A team of researchers from Carnegie Mellon University (CMU) and the University of Connecticut (UConn) has 3D printed novel calcium phosphate graphene (CaPG) scaffolds that could be used for bone regeneration applications in the future.
The team sought to develop an alternative to traditional autogenous bone grafts that simply stabilize bone defects and injuries. The study saw the successful fabrication of a 3D bioprinted alternative that supports tissue regeneration at the defect site, and which possesses numerous desirable properties such as osteoinductivity, biological safety, a long shelf-life, and reasonable production costs.
Challenges of 3D printing graphene
While graphene’s lightweight properties, electrical and thermal conductivity, and mechanical strength make it a desirable material for applications within biomedicine, energy generation, and microelectronics, much of graphene’s potential comes from deploying the material in its monolayer form. This therefore presents a significant challenge when trying to utilize the material for 3D printing.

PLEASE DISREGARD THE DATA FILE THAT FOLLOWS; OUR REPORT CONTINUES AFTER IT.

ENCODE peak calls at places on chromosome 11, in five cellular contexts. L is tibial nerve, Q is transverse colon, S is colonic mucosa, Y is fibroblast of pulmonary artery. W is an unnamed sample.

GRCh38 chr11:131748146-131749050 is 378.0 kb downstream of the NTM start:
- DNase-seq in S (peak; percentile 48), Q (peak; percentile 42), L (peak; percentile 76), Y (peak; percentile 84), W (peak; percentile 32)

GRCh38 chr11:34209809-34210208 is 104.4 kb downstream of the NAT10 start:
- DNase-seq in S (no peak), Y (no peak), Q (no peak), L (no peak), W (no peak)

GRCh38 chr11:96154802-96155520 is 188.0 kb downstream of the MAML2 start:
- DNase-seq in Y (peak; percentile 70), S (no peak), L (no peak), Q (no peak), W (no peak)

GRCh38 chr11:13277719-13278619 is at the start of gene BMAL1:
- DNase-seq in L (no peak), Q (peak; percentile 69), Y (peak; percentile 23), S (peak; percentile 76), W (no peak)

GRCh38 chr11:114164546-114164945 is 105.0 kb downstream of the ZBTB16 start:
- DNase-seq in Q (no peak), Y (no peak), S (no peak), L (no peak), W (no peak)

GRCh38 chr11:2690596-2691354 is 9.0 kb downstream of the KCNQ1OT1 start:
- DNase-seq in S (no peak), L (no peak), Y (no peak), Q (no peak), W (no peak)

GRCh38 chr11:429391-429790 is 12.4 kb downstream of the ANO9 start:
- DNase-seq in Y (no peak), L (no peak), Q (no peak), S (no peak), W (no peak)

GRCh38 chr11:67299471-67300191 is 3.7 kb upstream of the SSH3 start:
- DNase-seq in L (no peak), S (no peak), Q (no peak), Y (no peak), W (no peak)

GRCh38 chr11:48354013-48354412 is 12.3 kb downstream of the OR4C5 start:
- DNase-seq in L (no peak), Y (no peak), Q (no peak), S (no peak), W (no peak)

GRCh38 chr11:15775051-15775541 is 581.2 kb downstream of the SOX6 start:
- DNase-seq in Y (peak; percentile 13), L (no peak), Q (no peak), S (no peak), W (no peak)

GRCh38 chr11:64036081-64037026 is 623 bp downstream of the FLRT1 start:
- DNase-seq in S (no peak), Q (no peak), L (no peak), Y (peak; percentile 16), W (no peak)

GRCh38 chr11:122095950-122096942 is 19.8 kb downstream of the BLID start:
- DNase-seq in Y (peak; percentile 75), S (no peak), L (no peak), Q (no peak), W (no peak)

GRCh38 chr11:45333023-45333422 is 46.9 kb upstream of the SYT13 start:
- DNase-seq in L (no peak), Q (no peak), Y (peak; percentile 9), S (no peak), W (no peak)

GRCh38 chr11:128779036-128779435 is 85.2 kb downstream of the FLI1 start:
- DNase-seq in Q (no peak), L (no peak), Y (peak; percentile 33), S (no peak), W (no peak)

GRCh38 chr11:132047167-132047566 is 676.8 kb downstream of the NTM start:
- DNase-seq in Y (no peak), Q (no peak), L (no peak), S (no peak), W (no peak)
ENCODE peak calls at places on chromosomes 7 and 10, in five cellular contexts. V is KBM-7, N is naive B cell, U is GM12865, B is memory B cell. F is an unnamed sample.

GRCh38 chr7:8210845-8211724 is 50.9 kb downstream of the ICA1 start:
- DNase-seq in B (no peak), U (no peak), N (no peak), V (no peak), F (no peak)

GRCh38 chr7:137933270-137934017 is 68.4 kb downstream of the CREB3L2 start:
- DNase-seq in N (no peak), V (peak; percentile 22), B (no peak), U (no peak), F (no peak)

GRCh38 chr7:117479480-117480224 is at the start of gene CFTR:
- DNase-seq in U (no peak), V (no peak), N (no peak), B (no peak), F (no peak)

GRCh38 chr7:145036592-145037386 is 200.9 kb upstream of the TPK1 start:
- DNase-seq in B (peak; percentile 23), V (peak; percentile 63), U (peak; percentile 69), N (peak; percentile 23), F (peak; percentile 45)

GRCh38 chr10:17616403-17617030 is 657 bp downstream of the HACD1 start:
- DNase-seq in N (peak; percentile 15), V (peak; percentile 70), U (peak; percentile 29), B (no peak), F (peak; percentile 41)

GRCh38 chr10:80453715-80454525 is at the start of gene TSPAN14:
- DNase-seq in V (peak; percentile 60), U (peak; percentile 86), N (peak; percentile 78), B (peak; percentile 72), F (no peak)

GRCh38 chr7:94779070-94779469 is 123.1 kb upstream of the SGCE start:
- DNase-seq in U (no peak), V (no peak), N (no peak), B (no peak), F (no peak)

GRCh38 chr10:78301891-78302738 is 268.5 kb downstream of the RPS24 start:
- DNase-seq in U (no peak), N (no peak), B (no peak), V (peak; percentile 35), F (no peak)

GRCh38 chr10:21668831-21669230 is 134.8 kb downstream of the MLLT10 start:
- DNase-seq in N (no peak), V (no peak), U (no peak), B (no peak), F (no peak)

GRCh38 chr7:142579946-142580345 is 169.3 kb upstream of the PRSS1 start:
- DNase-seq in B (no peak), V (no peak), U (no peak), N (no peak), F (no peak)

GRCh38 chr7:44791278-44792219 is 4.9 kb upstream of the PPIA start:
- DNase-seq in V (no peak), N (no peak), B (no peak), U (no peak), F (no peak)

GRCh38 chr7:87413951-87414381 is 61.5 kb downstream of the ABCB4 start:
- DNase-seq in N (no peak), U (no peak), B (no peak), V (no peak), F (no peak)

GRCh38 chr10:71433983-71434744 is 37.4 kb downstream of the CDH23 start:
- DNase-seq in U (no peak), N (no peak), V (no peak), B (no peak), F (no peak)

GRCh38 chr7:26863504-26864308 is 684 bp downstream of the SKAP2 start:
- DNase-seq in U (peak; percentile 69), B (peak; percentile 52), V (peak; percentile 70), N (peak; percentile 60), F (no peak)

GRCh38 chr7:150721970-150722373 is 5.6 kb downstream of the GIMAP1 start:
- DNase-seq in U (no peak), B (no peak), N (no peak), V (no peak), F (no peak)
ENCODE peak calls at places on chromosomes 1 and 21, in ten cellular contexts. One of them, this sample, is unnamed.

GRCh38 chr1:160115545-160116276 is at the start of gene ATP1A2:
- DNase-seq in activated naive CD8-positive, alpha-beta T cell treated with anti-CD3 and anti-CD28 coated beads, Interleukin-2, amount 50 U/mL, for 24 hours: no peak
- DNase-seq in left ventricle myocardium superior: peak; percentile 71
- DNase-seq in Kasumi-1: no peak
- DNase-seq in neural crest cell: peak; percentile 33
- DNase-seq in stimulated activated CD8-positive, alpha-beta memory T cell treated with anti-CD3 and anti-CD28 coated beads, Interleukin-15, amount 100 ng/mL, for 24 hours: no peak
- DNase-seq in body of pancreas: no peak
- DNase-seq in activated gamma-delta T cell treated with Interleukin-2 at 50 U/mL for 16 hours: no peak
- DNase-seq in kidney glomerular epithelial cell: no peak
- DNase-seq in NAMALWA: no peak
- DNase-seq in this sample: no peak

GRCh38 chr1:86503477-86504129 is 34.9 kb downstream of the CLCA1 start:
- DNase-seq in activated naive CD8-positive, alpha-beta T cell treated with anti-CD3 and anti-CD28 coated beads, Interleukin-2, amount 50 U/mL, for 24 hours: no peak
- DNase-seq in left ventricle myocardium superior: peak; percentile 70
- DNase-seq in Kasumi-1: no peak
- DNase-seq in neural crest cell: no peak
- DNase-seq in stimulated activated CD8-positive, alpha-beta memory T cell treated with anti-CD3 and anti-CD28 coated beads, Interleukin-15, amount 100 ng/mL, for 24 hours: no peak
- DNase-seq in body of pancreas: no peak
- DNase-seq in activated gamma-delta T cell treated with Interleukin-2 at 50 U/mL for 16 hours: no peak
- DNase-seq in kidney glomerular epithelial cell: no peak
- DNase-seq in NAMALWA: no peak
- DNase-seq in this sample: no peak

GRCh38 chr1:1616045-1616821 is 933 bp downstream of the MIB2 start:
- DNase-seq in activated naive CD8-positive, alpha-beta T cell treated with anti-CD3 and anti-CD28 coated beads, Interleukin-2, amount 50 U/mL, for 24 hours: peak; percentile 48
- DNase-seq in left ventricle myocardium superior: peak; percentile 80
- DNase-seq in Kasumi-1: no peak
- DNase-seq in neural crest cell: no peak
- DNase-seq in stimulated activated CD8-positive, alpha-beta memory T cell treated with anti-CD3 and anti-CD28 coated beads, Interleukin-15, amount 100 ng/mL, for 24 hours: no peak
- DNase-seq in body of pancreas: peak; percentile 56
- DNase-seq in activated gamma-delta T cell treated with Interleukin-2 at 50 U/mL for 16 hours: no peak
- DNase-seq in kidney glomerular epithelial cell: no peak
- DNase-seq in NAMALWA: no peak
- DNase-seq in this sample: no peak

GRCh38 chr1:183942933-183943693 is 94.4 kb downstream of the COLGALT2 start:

Despite this, progress has been made to harness the material’s potential for additive manufacturing in recent years. For instance, Virginia Tech and Lawrence Livermore National Laboratory (LLNL) have developed a high-resolution 3D printing method that involves the dispersal of graphene within a gel to form a 3D printable resin, and the latter has also worked with the University of California Santa Cruz to produce graphene-based aerogel electrodes for energy storage devices.
Elsewhere, graphene-oxide scaffolds that retain many of the monolayer material’s sought-after properties have been successfully 3D printed by Spain’s Institute of Ceramics and Glass and Aix-Marseille University, and University at Buffalo researchers have developed a 3D printed water-purifying aerogel that could be used within wastewater treatment plants.
Most recently, researchers from the Harbin Institute of Technology 3D printed a graphene-oxide soft robot capable of moving backward and forward on its own when exposed to moisture.
By Hayley Everett | 3D Printing Industry
Image Credit: Nature
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